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FMC Upside
Insecticides & Miticides

Emerging Pest Update: Western Bean Cutworm

The western bean cutworm (WBC) is a native North American pest that feeds mainly on corn. Historically the WBC covered the western Great Plains states but has rapidly expanded the last two decades eastward across the United States Corn Belt, causing significant economic damage to corn in most parts of this region. 

WBC is not a true “cutworm” in that it feeds on the reproductive parts of the plants and not by cutting stems as many cutworms do. The WBC is a late-season pest and larval feeding coincides with ear development.

Importance and Damage

WBC damage is primarily attributed to kernel feeding that causes a reduction in yields and grain quality. Kernels with feeding damage are more susceptible to molds, which may increase levels of the mycotoxin deoxynivalenol (DON). Most WBC feeding is concentrated on the ear, and yield studies have shown that an average of one larva/plant may cause four bu/A yield loss.

Multiple larvae per ear is possible since they are not cannibalistic and several larvae per ear has shown grain yields to be reduced by 15-20%. WBC feeding may allow mold and other fungal spores to colonize the ear, further reducing grain quality and potentially producing mycotoxins.

Western Bean Cutworm Damage
Large larvae feeding (left), feeding damage (right)

Biology

Adults: One generation occurs each year for the WBC. Moths are primarily grayish-brown in color with a wing-span of approximately 1-1/2“ with a whitish stripe at the front of the forewing with two cream-colored, outlined shapes immediately behind. Moth emergence begins in early July and usually peaks during the middle of the month. Male moths can be monitored using pheromone traps. Female moths will mate and lay eggs during July and August. The late whorl stage are preferred by female moths who are seeking to lay eggs on corn that is near but not past pollination.

Western Bean Cutworm Adults
adult wbc moths

Eggs: Eggs are laid on the upper surfaces of leaves in masses of 20-200, often on leaves near the whorl that have not unfolded completely and are vertical in orientation. Eggs are white when first laid and become tan to purple as they begin to develop. As the larvae hatch from the eggs they will consume their eggshells, making post-hatch scouting for empty egg masses difficult. Larvae will then move into protected areas of the corn plant, feeding on leaf tissue, fallen anthers/pollen and silks on their way to the developing ear.

Western Bean Cutworm Eggs
moth laying eggs (left), purpling of eggs (center), hatched eggs (right)

Larvae: There are six larval instars and they become more conspicuous and damaging as they grow. Larvae disperse from the plant where the eggs were deposited to infest neighboring plants, both within and across the row. If the tassel has emerged, the larvae can be found in leaf axils feeding on dropped anthers and pollen and will also feed on silks.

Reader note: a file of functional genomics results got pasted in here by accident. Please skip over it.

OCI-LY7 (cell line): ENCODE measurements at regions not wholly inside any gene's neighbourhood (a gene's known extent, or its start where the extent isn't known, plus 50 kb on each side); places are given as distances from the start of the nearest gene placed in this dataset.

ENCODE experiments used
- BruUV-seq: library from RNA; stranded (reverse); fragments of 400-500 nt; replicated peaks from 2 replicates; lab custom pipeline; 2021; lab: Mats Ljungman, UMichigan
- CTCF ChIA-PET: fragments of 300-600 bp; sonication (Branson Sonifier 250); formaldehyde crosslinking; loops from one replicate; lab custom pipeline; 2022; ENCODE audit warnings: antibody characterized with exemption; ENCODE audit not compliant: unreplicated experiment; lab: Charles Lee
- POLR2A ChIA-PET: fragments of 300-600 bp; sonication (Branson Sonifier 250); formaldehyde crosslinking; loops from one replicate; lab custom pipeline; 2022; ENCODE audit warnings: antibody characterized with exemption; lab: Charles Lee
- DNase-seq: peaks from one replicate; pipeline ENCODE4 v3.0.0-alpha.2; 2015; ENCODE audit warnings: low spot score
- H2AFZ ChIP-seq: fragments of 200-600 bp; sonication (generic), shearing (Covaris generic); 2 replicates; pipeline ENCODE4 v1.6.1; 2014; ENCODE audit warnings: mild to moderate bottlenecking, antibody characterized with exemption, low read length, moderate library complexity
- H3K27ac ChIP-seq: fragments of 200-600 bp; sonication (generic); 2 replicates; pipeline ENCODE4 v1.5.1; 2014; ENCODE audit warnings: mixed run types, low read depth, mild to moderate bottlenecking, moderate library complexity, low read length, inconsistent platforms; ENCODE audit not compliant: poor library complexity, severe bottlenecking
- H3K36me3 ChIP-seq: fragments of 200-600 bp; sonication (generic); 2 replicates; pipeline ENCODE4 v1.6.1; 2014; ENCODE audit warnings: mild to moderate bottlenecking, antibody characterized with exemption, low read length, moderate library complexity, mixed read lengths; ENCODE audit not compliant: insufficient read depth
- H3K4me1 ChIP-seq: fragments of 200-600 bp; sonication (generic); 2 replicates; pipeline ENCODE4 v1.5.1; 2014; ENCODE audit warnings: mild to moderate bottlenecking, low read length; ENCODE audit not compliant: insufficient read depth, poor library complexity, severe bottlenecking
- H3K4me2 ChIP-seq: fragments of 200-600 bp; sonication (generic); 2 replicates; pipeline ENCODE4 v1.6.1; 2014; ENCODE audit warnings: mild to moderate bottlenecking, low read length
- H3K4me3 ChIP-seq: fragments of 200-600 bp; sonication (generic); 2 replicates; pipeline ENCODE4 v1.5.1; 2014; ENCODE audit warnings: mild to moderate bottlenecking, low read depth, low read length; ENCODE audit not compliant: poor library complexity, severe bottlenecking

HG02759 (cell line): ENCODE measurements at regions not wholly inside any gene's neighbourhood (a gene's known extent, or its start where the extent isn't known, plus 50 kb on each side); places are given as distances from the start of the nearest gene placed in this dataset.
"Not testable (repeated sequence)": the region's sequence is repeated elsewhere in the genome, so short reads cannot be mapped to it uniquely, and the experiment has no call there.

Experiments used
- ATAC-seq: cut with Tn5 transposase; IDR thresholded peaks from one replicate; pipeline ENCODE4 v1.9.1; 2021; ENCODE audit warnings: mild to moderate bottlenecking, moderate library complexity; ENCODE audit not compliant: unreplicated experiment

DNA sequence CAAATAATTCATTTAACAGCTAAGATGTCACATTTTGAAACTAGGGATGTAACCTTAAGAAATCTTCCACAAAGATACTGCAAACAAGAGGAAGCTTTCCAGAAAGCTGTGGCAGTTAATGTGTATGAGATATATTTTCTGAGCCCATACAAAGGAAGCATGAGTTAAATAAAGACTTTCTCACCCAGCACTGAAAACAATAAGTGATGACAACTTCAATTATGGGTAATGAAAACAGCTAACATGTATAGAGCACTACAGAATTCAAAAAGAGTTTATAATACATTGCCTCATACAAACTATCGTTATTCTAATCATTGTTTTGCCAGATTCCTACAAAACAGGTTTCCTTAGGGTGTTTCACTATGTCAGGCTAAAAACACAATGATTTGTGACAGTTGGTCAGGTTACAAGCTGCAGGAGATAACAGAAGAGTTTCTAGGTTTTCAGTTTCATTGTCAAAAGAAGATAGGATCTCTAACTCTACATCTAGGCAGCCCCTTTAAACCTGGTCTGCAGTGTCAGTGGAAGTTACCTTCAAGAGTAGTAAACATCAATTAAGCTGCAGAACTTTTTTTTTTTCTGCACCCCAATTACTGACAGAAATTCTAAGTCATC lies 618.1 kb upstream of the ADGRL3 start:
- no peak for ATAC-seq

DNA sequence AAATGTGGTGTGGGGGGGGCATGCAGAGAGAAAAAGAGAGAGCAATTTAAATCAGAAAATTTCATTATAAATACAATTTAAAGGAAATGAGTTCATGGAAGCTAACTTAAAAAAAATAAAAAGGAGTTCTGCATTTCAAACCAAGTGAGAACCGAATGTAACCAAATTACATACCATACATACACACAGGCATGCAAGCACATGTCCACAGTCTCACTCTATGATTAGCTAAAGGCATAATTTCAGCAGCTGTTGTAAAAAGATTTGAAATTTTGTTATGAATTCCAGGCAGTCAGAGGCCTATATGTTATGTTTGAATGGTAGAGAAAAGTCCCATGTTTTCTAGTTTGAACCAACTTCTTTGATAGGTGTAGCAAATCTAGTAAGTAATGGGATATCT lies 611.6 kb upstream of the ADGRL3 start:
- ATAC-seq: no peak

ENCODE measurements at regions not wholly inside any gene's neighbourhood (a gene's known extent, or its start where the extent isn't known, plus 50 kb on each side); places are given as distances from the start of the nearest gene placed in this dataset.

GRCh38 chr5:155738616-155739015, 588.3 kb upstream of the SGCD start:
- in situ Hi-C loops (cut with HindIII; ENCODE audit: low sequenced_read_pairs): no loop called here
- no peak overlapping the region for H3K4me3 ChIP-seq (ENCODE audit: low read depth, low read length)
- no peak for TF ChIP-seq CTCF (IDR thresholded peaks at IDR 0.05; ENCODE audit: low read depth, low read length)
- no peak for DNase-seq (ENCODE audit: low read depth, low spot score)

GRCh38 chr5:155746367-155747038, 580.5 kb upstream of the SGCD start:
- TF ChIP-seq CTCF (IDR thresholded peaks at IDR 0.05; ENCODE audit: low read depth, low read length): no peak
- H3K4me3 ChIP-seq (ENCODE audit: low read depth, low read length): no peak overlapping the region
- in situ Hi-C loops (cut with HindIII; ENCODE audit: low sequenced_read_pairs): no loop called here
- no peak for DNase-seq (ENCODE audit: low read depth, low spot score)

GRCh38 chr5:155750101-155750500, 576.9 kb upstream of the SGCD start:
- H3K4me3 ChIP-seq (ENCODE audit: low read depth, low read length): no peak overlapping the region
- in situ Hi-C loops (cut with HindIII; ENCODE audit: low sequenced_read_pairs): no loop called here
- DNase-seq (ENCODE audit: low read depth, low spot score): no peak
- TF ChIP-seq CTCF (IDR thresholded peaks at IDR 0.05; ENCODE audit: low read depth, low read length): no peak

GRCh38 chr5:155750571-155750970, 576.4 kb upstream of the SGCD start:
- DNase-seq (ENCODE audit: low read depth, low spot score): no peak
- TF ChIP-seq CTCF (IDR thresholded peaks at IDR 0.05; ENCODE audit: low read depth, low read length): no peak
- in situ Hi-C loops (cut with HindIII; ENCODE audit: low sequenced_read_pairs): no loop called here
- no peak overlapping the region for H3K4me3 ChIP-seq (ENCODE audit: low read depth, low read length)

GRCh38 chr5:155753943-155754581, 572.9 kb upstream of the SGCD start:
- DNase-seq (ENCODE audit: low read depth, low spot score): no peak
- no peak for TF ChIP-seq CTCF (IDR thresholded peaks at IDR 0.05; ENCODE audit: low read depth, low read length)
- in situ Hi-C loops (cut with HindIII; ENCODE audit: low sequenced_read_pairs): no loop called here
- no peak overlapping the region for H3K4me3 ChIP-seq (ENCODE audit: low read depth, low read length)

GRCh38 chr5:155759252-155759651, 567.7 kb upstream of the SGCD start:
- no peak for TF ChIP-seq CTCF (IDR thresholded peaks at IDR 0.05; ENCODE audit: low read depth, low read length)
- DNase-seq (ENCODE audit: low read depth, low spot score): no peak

Major larval feeding coincides with ear development with mature larvae feeding on the ear tip and side of ears. Entry holes and/or frass are not always visible, so scouting for larvae must include removing the ear husks.

Western Bean Cutworm Larvae
newly hatched larvae (left), progression of larvae (right)

Treatment Recommendations

When determining if an insecticide application is warranted, evaluate the upper leaf surfaces of new leaves on several plants throughout the field. If the threshold has been met, it is important to apply prior to the larvae reaching protected parts of the plant, most notably the ear. Applications occurring at or near egg hatch have demonstrated the most effective control.

Vantacor® insect control powered by Rynaxypyr® active delivers the industry standard active ingredient for long residual control of WBC and other Lepidopteran pests. This highly concentrated formulation of Rynaxypyr active uses a low use rate to target WBC and other worm species, as well as grasshoppers, that can diminish yield profitability in corn.

Product Information

MOA

Group 28

Formulation

Suspension concentrate

Loading

5.0 lbs. active ingredient per gallon

Signal Word

None

Package Size

8 x 1 qt. NEW
2 x 2.5 gal.

REI

4 hours

Low Use Rates

0.7 – 2.5 fl. oz./A; WBC 1.2 – 2.5 fl. oz./A

Applications

In-furrow, ground, air, overhead chemigation

Vantacor Insect Control Research Trials

The chart below illustrates the efficacy of Vantacor insect control on western bean cutworm (Loxagrotis albicosta) in corn. Mean across four trials and multiple evaluations conducted in 2020 in Nebraska, Kansas, Iowa, and Michigan.

Western Bean Cutworm Control Data

Key Benefits of Vantacor Insect Control for Western Bean Cutworm

  • Long-lasting control, providing higher yields and better quality.
  • Excellent crop protection – starts working right away by stopping WBC feeding and keeps working for up to 21 days.
  • Low use rates: 1.2-2.5 fl. oz./A for WBC control.
  • Can be applied by air, ground or chemigation and is rainfast once the spray has dried.
  • Works through ingestion, contact and ovi-larvicidal properties, assuring a wide window of control.
  • Does not flare mites and has low impact on beneficials.

Elevest insect control is a Restricted Use Pesticide. Always read and follow all label directions, precautions and restrictions for use. Some products may not be registered for sale or use in all states. Vantacor insect control may not be registered for sale or use in all states. Contact your local FMC retailer or representative for details and availability in your state. FMC, the FMC logo, Rynaxypyr , Vantacor and Elevest are trademarks of FMC Corporation or an affiliate. ©2022 FMC Corporation. All rights reserved. 06/22 (009_2022)

 

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